Aaron and Francisca Nemani with their 9 month old son Zion alongside Xiallei Wang and Stephen Threlfall at Providence in Ripley.
Aaron and Francisca Nemani with their 9 month old son Zion alongside Xiallei Wang and Stephen Threlfall at Providence in Ripley. Cordell Richardson

Our destiny: How Ipswich is delivering the Australian dream

WITH affordable housing, access to opportunity and a renowned quality of life, Ipswich is delivering the Australian dream better than anywhere else.

That's the message from Australia's leading demographer Bernard Salt, who has provided the most comprehensive insight into the fabric of Ipswich ever conducted.

"I think it's a good story, a positive story," he said.

Ipswich is at the cutting edge of big Australia; a phrase coined by Prime Minister Kevin Rudd in 2010.

He declared population growth was key to the nation's ongoing economic prosperity.

Almost 10 years after Mr Rudd announced that policy, Ipswich is delivering on it.

In the past 13 years, the population in the region has doubled to 343,000 people.

By 2030, the growth will be even more significant, with an extra 211,000 people taking the population to 554,000.

Ipswich is expected to grow 62 per cent in the next 13 years compared to the Australian rate of 22 per cent.

We are expected to be one of, if not the fastest growing regions in the country.

With that growth will come great challenges in almost every corner of the community; from employment to education, health and the environment.

Today The Queensland Times launches its landmark Future Ipswich campaign; likely to be the most in-depth study into the region's transformation undertaken.

Statistics provided by Mr Salt have painted the picture of present-day Ipswich and provided an insight into future Ipswich.

"The Ipswich region is growing a full percentage point faster than the Australian average," Mr Salt said.

"What we're dealing with in Ipswich and its region is one of the fastest growing places on the Australian continent.

"There's probably only four or five of these places around Australia."

Long-time residents will recall Ipswich's transformation from a bustling town to a thriving city.

Demographer Bernard Salt.
Demographer Bernard Salt. Photographer Unknown

Mr Salt said people haven't seen anything yet.

"Over the 13 years to 2017, the Ipswich region added 109,00 people but over the following 13 years to 2030, the Ipswich region will add 211,000 people," he said.

"The rate of growth that you've had in the past 10 years is going to be not quite doubled in the next 10 years.

"The sheer scale of growth is going to ratchet up."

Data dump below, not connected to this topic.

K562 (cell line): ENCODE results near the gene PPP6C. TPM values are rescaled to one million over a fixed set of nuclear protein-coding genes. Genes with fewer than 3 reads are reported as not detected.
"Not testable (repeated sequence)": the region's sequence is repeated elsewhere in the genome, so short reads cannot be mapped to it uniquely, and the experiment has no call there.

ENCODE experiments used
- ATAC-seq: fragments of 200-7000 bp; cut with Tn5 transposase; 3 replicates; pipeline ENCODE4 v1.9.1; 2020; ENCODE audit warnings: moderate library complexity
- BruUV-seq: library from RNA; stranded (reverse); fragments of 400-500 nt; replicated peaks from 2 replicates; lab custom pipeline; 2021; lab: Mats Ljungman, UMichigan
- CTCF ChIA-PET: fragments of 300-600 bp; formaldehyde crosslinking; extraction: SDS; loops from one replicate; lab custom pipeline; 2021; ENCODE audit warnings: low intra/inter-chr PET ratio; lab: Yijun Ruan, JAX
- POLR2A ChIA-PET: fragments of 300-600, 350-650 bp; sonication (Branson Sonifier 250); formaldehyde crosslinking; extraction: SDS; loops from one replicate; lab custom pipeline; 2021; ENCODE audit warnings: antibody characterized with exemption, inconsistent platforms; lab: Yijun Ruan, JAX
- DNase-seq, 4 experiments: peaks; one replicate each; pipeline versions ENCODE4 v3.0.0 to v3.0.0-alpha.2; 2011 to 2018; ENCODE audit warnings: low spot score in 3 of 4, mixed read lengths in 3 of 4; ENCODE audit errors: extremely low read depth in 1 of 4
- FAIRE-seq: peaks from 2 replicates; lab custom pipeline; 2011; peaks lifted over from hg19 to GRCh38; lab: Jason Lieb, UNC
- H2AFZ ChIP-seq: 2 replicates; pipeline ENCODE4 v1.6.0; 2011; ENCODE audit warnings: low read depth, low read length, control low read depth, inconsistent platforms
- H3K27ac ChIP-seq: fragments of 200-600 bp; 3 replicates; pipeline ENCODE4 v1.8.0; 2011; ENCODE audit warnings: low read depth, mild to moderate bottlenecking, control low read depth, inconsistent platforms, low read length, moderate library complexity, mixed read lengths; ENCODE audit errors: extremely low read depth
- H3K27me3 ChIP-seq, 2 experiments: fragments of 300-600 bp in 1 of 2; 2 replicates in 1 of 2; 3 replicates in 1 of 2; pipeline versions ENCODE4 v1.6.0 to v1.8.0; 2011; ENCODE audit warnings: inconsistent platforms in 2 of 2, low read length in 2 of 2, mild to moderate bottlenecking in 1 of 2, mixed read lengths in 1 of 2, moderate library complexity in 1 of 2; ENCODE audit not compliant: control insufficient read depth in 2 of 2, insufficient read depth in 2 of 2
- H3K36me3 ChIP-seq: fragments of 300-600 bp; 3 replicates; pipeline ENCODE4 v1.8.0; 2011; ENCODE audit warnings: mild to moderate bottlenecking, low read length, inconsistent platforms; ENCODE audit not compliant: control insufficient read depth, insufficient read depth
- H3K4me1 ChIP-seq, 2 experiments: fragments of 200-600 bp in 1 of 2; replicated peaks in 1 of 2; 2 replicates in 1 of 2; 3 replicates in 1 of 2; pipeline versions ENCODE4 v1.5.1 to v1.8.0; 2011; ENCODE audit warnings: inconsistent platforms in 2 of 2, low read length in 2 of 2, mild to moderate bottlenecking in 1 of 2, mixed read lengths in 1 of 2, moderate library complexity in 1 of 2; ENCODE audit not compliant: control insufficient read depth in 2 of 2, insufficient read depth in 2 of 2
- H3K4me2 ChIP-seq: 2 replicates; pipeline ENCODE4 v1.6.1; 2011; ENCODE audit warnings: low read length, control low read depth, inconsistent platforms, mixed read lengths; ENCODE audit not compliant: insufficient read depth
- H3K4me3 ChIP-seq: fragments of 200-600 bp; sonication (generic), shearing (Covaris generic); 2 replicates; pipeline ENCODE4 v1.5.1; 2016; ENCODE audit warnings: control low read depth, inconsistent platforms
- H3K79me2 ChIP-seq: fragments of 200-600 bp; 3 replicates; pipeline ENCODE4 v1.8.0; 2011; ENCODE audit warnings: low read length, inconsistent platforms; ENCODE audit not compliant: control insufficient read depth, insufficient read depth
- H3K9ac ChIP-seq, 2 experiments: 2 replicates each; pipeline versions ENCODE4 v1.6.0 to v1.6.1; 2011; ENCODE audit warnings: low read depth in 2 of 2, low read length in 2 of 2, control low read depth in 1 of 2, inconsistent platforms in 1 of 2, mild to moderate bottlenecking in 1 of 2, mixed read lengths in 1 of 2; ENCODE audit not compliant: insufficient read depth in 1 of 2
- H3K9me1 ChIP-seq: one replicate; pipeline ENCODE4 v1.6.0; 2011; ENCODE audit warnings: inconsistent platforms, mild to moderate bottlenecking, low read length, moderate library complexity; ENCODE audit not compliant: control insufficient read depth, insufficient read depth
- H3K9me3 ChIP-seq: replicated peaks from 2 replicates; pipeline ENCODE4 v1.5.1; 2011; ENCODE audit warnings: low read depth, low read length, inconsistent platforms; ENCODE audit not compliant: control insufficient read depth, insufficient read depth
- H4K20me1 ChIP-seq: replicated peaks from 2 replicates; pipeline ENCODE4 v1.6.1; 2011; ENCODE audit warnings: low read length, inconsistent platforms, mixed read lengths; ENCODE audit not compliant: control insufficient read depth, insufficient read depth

From families to retirees, middle-aged people and infants, people are moving here at all stages of life.

"There's more Ipswichians in every age group," Mr Salt said.

"Ipswich is growing everywhere.

"This is not just young people, it's not just old people, it's right across the board."

As the population grows the government faces a challenge in keeping up with services, Mr Salt said.

"Minister, we need schools, we need aged care facilities, we need hospitals, we need university training facilities, we need assistance right across the board."

"We are accommodating, minister, your policies of a big Australia, which is terrific.

"Everyone is in work, everyone is paying taxes, we want services back to cope with this."

Ipswich's highest growth will come from the 35-39 age group, with almost 14,000 people expected.

Young parents Aaron and Francisca Nemani know the opportunities of a growing area will give nine-month-old son Zion a good start to life.

Mr Salt said the prosperity and growth envisaged for all of Australia was happening here in Ipswich.

"We're delivering on the ground and look at the quality we are delivering," he said.

"We're socially cohesive, good quality of life and relatively low levels of unemployment but we need to get a fair return on our contribution with services.

"We deliver house and land packages with a three in front of it and we deliver access to a capital city job market.

"We provide a quality of life we think is the best and that's why 211,000 people every decade want to live here."

Retiree Stephen Threlfall loves the clean and new feel of the Ripley Valley.

"It's got great exercise areas, close to shopping and of course the grandchildren," he said. "It's a 10 or 15-minute drive to most things in the area.

Going forward, Ipswich's youthful population will hold the region's active growth in good stead.

Today there are 56,547 people aged 0-10 years old.

By 2030 that number will skyrocket to 78,626.

Mr Salt said Ipswich's youthful base would support its future growth and be the cornerstone of service and job increases.

"Compared to the Australian average, you've got a lot of kids," he said.

"If you're an obstetrician based in Ipswich you should be making a motza.

"Infant welfare, child health facilities, hospitals and gynaecological services would do well out there."

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